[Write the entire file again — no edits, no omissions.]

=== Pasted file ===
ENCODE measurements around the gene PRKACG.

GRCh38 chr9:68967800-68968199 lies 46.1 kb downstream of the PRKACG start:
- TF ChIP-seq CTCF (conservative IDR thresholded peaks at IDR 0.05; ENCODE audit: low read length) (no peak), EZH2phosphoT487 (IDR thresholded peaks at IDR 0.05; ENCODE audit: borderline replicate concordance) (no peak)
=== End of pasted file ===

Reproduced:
ENCODE measurements around the gene PRKACG.

GRCh38 chr9:68967800-68968199 lies 46.1 kb downstream of the PRKACG start:
- TF ChIP-seq CTCF (conservative IDR thresholded peaks at IDR 0.05; ENCODE audit: low read length) (no peak), EZH2phosphoT487 (IDR thresholded peaks at IDR 0.05; ENCODE audit: borderline replicate concordance) (no peak)